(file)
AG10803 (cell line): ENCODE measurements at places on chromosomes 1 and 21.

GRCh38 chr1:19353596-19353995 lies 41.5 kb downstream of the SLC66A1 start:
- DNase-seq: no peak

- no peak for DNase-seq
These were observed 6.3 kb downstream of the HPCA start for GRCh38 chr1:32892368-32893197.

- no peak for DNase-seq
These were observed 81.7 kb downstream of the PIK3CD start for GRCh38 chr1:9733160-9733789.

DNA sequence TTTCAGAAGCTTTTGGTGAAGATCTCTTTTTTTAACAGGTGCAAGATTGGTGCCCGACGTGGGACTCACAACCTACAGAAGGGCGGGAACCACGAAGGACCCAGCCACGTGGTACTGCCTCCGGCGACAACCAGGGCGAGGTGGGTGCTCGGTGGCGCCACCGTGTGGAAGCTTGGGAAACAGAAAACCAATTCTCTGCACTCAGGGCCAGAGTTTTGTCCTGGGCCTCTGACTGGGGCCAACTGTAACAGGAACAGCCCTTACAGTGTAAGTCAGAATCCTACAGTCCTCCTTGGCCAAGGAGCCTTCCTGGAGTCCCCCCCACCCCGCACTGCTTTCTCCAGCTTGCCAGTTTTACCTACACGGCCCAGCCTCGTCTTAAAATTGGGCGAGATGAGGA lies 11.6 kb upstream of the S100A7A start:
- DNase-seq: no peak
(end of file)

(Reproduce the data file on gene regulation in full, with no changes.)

AG10803 (cell line): ENCODE measurements at places on chromosomes 1 and 21.

GRCh38 chr1:19353596-19353995 lies 41.5 kb downstream of the SLC66A1 start:
- DNase-seq: no peak

- no peak for DNase-seq
These were observed 6.3 kb downstream of the HPCA start for GRCh38 chr1:32892368-32893197.

- no peak for DNase-seq
These were observed 81.7 kb downstream of the PIK3CD start for GRCh38 chr1:9733160-9733789.

DNA sequence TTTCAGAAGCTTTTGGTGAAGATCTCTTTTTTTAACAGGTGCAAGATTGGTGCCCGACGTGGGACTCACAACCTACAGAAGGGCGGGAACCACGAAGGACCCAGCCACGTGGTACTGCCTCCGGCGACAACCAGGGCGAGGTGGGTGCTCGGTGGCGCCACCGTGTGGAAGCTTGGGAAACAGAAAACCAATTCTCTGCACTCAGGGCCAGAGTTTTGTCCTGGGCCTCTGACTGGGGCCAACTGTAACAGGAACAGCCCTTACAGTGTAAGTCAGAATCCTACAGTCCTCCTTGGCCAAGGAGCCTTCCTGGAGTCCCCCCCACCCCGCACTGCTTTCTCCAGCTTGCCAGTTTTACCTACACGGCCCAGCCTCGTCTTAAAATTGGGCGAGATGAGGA lies 11.6 kb upstream of the S100A7A start:
- DNase-seq: no peak